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text 2021-11-23 11:33
Please Explain Vaccines to Me: Because I HATE SHOTS! by Dr. Laurie Zelinger
Please Explain Vaccines to Me: Because I HATE SHOTS! - Laurie Zelinger

Please Explain Vaccines to Me: Because I HATE SHOTS! by Dr. Laurie Zelinger, from the ever popular Please Explain series.
Enjoy the colorful illustrations and happy story ending.
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"Wow! From start to finish, I really enjoyed reading this book. I found that the story was at a basic level to help children really understand that it is okay to be nervous about getting shots while explaining the reason for shots. I absolutely LOVE the children's artwork embedded in the book - that is a powerful tool for children to see the work of others." reviews Devorah Bergman
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Now available in ebook, paperback, and hardback:
Kindle: https://www.amazon.com/gp/product/B09KQY7PBB 
Barnes and Noble: https://www.barnesandnoble.com/w/please-explain-vaccines-to-me-laurie-zelinger/1140414905?ean=2940160732626 
GPlay: https://play.google.com/store/books/details/Laurie_Zelinger_Please_Explain_Vaccines_to_Me?id=AnlLEAAAQBAJ 
Paperback: https://www.amazon.com/dp/1615996125 
Hardback: https://www.amazon.com/dp/1615996133 
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Shots, injections, needles, and vaccines-whatever their purpose, they all hurt. More than half of children in the 6-17 year-old range report a strong fear of needles. Nearly 25% of adults do as well. This book is for those families who cringe at the thought of getting one.
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For some children, getting a shot is a major ordeal. Ramped-up anxiety can lead to tantrums, meltdowns, outbursts and even fainting. That 30-second experience can be a nightmare for parents for and nursing staff alike. This resource will help to improve that dreaded scenario.
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The book opens with an engaging story for children where rhyme, colorful illustrations and characters of diversity capture a child's interest as they identify with a girl who has similar fears. The children's section is followed by a comprehensive guide for parents and caregivers, based on empirical research as well as Dr. Zelinger's decades of experience as a child psychologist, where she offers information and explicit solutions to help deal with the anxiety surrounding this common medical procedure.
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Children will:
• Identify with the main character and her fear of shots
• Enjoy the colorful illustrations and happy story ending
• Learn coping mechanisms to deal with frightening situations
• Feel supported by their parents who will know how to help
• Reduce their anxiety and become more cooperative during medical visits
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Parents/Caregivers will:
• Understand the reasoning behind the fear of injections
• Learn strategies to help their child before and during a medical visit
• Be better able to comfort their child
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"Dr. Laurie Zelinger has done it again with another excellent child and parent-friendly book that helps to allay fears and empower families and professionals with the tools to help children develop healthy coping skills. Please Explain Vaccines to Me has it all: a relatable and simple yet engaging text in rhyme that is fun to read aloud, as well as colorful illustrations that provide an honest and relatable depiction of the emotions involved. As an experienced nurse and health educator, I see this book as a "must-have" resource for all caregivers, educators and health professionals." --Darlene Glasser, RN, MSEd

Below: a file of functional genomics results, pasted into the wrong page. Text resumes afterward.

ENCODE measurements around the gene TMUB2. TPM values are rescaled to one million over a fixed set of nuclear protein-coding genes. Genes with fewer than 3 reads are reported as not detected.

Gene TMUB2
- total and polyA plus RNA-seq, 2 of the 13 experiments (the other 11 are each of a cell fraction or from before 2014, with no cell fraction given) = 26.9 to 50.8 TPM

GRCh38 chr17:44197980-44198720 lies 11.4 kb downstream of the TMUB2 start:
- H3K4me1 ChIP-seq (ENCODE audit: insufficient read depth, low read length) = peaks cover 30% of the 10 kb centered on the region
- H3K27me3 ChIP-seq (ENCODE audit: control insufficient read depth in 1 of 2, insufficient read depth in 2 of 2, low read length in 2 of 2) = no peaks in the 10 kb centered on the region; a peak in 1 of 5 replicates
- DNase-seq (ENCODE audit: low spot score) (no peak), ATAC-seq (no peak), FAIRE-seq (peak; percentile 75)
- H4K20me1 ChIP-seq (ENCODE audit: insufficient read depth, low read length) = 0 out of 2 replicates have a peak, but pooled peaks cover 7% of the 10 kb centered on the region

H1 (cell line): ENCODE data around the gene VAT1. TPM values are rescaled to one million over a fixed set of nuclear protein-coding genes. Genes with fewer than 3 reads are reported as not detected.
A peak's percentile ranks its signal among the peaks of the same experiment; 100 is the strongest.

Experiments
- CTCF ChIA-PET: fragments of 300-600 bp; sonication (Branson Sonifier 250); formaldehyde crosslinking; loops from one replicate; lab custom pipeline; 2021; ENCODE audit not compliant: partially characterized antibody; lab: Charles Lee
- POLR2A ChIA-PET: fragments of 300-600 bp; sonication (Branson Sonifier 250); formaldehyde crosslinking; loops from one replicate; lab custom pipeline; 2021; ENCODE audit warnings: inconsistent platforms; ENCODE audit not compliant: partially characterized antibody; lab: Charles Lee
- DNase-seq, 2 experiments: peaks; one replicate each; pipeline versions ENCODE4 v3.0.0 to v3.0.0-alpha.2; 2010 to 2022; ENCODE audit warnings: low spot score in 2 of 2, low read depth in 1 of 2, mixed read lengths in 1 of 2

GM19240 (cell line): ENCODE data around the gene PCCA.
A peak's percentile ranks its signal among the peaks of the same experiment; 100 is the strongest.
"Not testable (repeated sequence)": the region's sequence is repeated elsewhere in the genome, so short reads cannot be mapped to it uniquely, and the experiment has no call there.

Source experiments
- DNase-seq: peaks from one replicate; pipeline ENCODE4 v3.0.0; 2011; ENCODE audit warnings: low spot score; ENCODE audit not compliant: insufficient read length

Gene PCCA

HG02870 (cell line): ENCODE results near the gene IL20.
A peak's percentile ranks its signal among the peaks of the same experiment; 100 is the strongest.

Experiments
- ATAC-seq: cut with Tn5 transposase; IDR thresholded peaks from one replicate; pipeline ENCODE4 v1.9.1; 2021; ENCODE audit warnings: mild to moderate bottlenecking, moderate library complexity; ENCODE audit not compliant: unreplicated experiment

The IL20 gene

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"Please Explain Vaccines to Me is a book that every parent will want to read to their child before getting a shot. It demystifies vaccinations with language that a child will both understand and want to question further. It also gives both children and parents the language they need to express their anxiety about the process and the tools to lessen that anxiety. It gets 5 stars!" --Yael Kula, MSW, LCSW (Licensed Clinical Social Worker)
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From Loving Healing Press

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review 2021-09-06 15:48
At First Hate (Coastal Chronicles, #2) by: K.A. Linde (author), Narrated by Emma Wilder & Joe Arden
At First Hate (Coastal Chronicles, #2) - K.A. Linde

 

 

 

 

 

At First Hate by K.A. Linde

My rating: 5 of 5 stars


Strong sparks lead to an entertaining yet volatile romance. Marley and Derek are a volcano of emotion waiting to erupt and the outcome will be cataclysmic. At First Hate thrusts me into a battle of hearts, a drama of wills and an irresistible uniting of hearts. Wilder and Arden are battlefield gold when it comes to the fireworks they emit. Linde is and always will be a one-click for me.



View all my reviews

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text 2020-06-27 02:32
Read. This. Book.
The Hate U Give - Angie Thomas

I can't add anything to all the glowing reviews this book has already received. Everything I want to say about it has already been said. It should be on everyone's shelves, and in all schools and libraries. If you haven't read it yet, you should remedy that right now.

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review 2020-06-09 03:33